# Phil 735: Homework 4

Due on Fri Dec 1.

All of these problems are adapted from Titelbaum.

1. Your credences are towards a language with only two atomic propositions `B` and `C`. These are logically independent, and suppose at t0 you assign equal credence to each of the four possible assignments of truth-value to each of them. Between t0 and t1 you perform a Jeffrey Conditionalization on the `B:¬B` partition, that has the end result of setting your posterior credence `New1(B) = 2/3`. Between t1 and t2, you perform a Jeffrey Conditionalization on the `C:¬C` partition, that has the end result of setting your posterior credence `New2(C) = 3/4`.
1. Calculate your full distributions `New1(.)` and `New2(.)`.
2. Does your credence in `B` change between t1 and t2? Does your credence in `C` change between t0 and t1?
3. By talking about probababilistic (in)dependence at the different times mentioned, explain the changes or lack of changes you observed in (b).
4. Starting again with your distribution at t0, do first a Jeffrey Conditionalization the `C:¬C` partition, that has the same `C:¬C` Bayes Factor as when you moved from `New1(.)` to `New2(.)`. What is the credence distribution you end up with in this case?
5. Is your final credence in `C` after the update described in (d) the same or different from your credence `New2(C)` at t2? Does this always happen if you do an update with the same Bayes Factor but starting with a different distribution? If so, why? If not, why did it happen in this case?
1. You’re guarding Stephen Curry in a basketball game and he is about to attempt a three-point shot. You have to decide whether to foul him to stop the shot.
1. If you don’t foul him, he will attempt the shot. In recent seasons, he’s made 44.3% of his three-point shot attempts. What is the expected number of points he will score if you decide not to foul him?
2. If you do decide to foul him, you are sure he won’t be able to attempt his three-point shot. However, he’ll then get to make three free throws, each worth one point if he makes it. In recent seasons, he’s made 91.4% of his free-throw attempt. Assuming that the result of each free-throw attempt is probabilistically independent of the others, what is the expected number of points Curry will score if you foul him?
3. Given your answers to (a) and (b), should you foul Curry when he attempts a three-point shot?
1. Suppose an agent is indifferent between two gambles with the following utility outcomes:

``````         | P | ¬P
---------|---|---
Gamble1 | x | y
Gamble2 | y | x``````

where `x` and `y` are utilties where `x ≠ y`. Assuming this agent maximizes utilities in Savage’s way, what can you infer about the agent’s credence in `P`?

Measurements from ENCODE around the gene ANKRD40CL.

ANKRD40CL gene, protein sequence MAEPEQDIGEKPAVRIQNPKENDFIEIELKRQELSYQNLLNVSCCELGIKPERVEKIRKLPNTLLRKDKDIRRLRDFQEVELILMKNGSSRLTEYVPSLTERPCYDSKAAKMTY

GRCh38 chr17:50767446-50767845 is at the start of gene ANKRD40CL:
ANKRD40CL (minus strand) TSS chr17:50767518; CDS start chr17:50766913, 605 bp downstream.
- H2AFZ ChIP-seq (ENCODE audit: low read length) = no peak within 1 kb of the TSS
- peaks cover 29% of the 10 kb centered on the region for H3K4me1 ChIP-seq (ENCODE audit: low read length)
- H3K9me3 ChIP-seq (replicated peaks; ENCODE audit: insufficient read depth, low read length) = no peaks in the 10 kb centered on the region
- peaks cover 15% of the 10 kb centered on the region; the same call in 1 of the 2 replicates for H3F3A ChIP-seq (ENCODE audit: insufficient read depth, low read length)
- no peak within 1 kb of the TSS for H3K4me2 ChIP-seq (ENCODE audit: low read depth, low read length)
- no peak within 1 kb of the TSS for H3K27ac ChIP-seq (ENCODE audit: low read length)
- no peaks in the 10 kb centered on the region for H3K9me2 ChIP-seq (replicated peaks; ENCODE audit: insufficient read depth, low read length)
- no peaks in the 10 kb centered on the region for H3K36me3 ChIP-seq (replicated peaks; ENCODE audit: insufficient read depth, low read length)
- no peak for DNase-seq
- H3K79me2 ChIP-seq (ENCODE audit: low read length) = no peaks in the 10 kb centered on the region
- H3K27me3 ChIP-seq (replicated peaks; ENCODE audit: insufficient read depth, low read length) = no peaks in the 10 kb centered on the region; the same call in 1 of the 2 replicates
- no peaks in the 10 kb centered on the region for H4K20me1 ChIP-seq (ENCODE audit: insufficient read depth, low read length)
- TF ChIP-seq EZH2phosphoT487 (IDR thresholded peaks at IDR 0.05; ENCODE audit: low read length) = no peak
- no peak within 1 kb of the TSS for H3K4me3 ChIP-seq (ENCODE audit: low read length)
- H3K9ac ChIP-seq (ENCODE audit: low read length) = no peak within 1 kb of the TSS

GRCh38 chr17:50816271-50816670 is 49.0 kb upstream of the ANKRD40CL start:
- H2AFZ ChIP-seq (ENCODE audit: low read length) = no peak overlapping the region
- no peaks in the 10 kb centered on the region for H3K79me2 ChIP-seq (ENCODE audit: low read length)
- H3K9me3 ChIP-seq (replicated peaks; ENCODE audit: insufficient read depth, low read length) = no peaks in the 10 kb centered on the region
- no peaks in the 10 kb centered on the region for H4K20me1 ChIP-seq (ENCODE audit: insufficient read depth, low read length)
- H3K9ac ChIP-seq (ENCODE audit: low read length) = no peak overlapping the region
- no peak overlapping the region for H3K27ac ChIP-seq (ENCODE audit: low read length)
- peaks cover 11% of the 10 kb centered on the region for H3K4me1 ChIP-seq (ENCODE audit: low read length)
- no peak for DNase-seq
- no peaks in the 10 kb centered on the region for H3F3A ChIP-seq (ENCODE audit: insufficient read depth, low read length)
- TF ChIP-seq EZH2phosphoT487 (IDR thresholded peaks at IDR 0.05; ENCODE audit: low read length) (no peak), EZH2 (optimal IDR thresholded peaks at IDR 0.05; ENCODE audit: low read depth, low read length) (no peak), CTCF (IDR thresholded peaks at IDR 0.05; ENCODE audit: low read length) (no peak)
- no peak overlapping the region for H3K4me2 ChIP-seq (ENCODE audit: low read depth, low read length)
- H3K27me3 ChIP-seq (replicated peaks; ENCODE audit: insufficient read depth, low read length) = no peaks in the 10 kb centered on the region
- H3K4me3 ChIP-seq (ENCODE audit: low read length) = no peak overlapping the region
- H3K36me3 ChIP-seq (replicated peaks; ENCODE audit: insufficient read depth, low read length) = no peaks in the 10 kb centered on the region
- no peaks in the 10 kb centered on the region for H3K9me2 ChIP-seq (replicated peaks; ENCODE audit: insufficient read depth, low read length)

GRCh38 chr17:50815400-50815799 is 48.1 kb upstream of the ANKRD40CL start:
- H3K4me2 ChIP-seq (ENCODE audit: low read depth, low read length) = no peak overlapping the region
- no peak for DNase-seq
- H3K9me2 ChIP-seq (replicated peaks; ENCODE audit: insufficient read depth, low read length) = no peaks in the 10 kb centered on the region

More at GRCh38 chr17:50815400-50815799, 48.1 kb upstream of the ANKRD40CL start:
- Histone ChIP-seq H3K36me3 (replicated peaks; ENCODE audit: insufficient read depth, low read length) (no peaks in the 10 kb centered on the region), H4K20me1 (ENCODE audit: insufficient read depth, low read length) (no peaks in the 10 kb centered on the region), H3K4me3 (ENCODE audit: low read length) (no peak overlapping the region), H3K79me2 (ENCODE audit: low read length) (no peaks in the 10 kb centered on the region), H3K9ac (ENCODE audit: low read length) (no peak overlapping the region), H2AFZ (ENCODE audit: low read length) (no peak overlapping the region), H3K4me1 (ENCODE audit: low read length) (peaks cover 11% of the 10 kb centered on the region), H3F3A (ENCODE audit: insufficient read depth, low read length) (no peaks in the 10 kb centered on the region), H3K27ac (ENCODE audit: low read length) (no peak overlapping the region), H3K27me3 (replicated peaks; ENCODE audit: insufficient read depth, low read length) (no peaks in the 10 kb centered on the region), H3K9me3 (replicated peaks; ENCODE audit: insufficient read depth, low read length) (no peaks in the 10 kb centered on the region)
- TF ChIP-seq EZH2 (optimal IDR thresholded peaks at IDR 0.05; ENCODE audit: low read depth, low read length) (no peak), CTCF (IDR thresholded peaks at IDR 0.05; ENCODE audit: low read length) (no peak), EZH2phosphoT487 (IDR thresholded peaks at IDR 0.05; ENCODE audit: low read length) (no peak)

2. Suppose the agent is also indifferent between these two gambles:

``````         | Q | ¬Q
---------|---|---
Gamble3 | d | -d
Gamble4 | m | m``````

where the agent’s credence in `Q` is 1/2. What can you infer about `m`?

3. Finally, suppose the agent is indifferent between these two gambles:

``````         | R   | ¬R
---------|-----|---
Gamble5 | 100 | 20
Gamble6 | 80  | 80``````

What can you infer about the agent’s credence in `R`?

1. Ash’s credences don’t satisfy the probability axioms. For some mutually exclusive `P` and `Q`, he assigns `cr(P) = cr(Q) = 0.3`, but `cr(P ∨ Q) = 0.8`. Construct a Dutch Book against Ash. Describe what bets compose your package, why Ash should find each one acceptable, and why your package of bets guarantee Ash a loss in every possible world.

2. Dot’s credence distribution includes these particular values for propositions `H` and `G` (don’t suppose that these propositions are mutually exclusive):

``````cred(H ∧ G) = 0.5
cred(H) = 0.1
cred(G) = 0.5
cred(H ∨ G) = 0.8``````
1. Show that Dot’s credences violate the probability axioms.
2. Construct a Dutch Book against Dot. Since Dot’s credences don’t satisfy the probability axioms, you cannot assume anything about her credences other than what’s given here. However, your package of bets need not take advantage of all four of the listed credences. Lay out the package of bets in the same way as in Problem 45.
3. Construct a Czech Book in Dot’s favor. Lay out the package of bets in the same way as before, explaining why the guarantee Dot a profit in every possible world.
3. Suppose you measure inaccuracy using the Brier Score.

1. An agent Alex assigns credences to two atomic propositions `X` and `Y`, and these credences are between `0` and `1` (inclusive). Draw a box diagram, like those in Titelbaum’s Figures 10.2, 10.3, and 10.4, illustrating possible distrubutions Alex may have over these two propositions. Then shade in the part of the box where `cr(Y) ≤ cr(X)`.
2. As in (a), but now suppose that `Y` logically entails `X`. Use your diagram from (a) to show that if Alex’s credences violate the rule that `cr(Y) ≤ cr(X)`, then there will exist a different distribution that is more accurate than Alex’s in every logically possible world. (Hint: when `Y` entails `X`, one of the three corners of the box diagram in (a) is no longer logically possible.)
3. Consider Dot’s credence in Problem 46, focusing just on the first two credences listed there. Construct an alternate credence function over `H` and `G` that is more accurate than Dot’s in every logically possible world. (Hint: let `H ∧ G` and `H` play the roles of `Y` and `X` in result (b) of this Problem.) To show that you’ve succeeded, calculate Dot’s inaccuracy and your alternative’s inaccuracy in each of the three available possible worlds.